Aquarium Stand Durability

CichlidLover5

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Hi everyone,

Could I please have your opinions on the durability of my new tank stand?

Furthermore, could someone help me fix my water level based on my stand set-up?

Here is link:
Visio 26-gallon Tank And Stand

Please look at my most recent posts, since I no longer have the black stand...

Thanks!
 

andychrissytank

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the waterline is uneven?
it means the whole foundation is as well
you try to put something underneath the side with less water like cardboard layers to level it out
 
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CichlidLover5

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the waterline is uneven?
it means the whole foundation is as well
you try to put something underneath the side with less water like cardboard layers to level it out
Should I use wooden shims on the legs of the stand?

If so, do you know which legs and how I would go about that?

You see, there are many differing opinions on how to fix water line and so I want advice from someone who fixed the issue and then had many years of success.
 
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andychrissytank

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yeah a shim would do good
you'd have to move the tank and place a small bowl of water, since that waterline will also be uneven
keep experimenting with how much shim support you need until the small bowl is also leveled
when that is fixed, you can add your tank back
oftentime the water line being uneven is simply just an uneven base
 

vikingkirken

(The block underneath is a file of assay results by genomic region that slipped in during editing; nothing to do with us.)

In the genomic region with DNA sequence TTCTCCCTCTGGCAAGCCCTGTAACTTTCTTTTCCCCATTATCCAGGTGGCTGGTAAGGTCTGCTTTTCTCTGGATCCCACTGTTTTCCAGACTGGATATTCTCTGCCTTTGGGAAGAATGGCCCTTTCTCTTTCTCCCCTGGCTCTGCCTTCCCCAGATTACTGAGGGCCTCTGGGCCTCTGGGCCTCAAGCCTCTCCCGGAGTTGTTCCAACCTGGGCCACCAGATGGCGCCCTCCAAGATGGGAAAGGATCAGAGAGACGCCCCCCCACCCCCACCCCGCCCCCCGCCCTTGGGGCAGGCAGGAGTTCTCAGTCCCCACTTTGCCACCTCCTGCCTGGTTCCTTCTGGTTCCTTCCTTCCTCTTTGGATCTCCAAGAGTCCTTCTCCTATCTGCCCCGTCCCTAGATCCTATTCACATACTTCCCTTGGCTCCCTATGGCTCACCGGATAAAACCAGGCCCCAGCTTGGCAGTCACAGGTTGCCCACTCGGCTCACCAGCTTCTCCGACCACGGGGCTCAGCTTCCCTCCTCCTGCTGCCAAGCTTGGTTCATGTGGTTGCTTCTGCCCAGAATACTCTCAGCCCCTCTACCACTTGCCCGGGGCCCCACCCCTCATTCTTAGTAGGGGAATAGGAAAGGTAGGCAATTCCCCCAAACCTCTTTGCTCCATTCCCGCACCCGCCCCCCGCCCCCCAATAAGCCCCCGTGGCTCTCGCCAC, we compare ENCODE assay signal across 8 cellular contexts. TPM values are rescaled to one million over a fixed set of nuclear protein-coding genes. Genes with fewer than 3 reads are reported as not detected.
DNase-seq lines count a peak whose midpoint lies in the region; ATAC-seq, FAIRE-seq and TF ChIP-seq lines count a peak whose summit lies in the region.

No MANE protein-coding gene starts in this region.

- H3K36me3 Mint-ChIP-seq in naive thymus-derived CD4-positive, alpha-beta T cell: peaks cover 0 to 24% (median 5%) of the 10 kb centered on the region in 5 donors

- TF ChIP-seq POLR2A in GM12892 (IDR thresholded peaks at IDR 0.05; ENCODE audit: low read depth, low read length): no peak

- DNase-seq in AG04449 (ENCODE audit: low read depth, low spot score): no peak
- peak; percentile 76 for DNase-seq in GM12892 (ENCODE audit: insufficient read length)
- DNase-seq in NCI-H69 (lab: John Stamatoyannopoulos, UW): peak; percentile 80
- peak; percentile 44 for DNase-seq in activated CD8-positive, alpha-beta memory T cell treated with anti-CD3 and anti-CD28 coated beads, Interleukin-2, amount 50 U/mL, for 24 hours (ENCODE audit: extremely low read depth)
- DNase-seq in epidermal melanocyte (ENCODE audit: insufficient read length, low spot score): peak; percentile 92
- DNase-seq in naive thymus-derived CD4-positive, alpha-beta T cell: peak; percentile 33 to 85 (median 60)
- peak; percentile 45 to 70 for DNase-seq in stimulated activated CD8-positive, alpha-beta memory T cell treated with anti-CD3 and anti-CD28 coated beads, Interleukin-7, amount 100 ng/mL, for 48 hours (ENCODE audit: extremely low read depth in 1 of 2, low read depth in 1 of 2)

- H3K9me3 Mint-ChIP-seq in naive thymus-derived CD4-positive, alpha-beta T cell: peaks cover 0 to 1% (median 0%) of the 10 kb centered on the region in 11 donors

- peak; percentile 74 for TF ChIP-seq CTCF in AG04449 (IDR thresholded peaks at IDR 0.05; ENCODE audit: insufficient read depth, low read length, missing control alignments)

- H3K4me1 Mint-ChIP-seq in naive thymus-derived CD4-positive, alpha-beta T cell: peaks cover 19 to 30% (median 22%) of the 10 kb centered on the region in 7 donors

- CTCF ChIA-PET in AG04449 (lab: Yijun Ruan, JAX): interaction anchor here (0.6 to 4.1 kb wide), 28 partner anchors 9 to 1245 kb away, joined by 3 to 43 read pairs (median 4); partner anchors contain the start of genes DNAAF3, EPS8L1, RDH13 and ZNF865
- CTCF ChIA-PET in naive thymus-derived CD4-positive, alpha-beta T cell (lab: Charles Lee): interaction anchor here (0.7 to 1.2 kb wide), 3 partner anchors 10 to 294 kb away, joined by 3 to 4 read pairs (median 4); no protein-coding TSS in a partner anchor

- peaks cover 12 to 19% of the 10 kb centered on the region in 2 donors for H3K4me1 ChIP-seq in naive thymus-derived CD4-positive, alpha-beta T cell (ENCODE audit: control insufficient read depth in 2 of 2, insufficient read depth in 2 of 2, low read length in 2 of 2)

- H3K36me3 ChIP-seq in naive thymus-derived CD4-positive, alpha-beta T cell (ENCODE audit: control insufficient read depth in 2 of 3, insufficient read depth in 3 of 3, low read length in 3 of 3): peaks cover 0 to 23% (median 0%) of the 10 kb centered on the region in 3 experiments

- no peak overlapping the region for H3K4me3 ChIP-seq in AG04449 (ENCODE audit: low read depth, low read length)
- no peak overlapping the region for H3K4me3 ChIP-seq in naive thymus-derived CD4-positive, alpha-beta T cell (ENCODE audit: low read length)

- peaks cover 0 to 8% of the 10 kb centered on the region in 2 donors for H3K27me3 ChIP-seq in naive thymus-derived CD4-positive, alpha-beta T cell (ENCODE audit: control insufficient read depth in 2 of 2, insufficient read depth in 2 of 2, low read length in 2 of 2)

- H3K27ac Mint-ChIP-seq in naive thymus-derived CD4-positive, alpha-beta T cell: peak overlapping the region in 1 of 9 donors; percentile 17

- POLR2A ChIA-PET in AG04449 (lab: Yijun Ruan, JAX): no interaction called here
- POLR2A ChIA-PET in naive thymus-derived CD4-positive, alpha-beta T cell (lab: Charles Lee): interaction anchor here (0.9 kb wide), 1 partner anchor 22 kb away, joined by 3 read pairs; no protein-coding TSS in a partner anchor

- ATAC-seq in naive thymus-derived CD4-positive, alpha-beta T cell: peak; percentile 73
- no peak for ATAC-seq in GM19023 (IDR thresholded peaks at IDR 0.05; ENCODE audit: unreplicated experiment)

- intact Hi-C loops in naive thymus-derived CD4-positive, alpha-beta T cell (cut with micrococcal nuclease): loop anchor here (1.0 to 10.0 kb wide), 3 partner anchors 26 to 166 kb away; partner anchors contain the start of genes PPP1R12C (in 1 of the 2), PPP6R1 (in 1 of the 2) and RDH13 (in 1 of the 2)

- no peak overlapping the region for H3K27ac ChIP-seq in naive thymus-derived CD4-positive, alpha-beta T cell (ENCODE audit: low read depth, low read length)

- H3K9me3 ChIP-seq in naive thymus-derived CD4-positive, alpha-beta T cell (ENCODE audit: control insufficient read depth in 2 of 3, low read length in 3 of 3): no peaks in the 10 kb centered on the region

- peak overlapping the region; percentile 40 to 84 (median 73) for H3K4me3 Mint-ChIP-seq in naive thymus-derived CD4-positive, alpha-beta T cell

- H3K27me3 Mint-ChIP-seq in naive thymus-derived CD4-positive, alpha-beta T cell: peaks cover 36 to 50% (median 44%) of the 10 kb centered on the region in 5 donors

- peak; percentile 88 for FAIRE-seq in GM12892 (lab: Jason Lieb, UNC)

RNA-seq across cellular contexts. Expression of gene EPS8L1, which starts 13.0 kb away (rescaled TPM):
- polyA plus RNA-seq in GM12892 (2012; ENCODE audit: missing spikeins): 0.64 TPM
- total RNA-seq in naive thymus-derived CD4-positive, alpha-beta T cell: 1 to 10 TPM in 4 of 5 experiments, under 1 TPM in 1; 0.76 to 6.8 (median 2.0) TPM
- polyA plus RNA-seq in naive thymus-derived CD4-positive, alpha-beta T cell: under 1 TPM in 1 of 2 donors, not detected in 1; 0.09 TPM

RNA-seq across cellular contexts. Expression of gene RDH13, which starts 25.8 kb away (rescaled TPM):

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The left. And you can use a level on your tank to get it just right, rather than just guesstimating with a bowl of water... make sure you check side-to-side, front-to-back, and angle across both sets of opposite corners.
 
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CichlidLover5

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The left. And you can use a level on your tank to get it just right, rather than just guesstimating with a bowl of water... make sure you check side-to-side, front-to-back, and angle across both sets of opposite corners.
I thought that I should shim the two left-most legs too, but my leveler suggests shimming my right-most legs?

When I have the leveler on top of my tank and see that its off level, I tilted the leveler slightly to the left the leveler was level.

Thus, I am unsure of what to shim...
 

AWheeler

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When the thing level drifts to the left, that means that the left side needs to go up... try a shim under the back leg first (on the left side)...if that makes it level then you are good to go, you might have to level both legs though, your leveler will tell ya!

Empty the aquarium, the most that you can... you put the shim skinny side first directly under the leg, when it goes down far enough, to the length/width you want it, mark it with a pencil and then break it off at those parts (if you can't use a dremel or something similar to cut it).
 
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CichlidLover5

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When the thing level drifts to the left, that means that the left side needs to go up... try a shim under the back leg first (on the left side)...if that makes it level then you are good to go, you might have to level both legs though, your leveler will tell ya!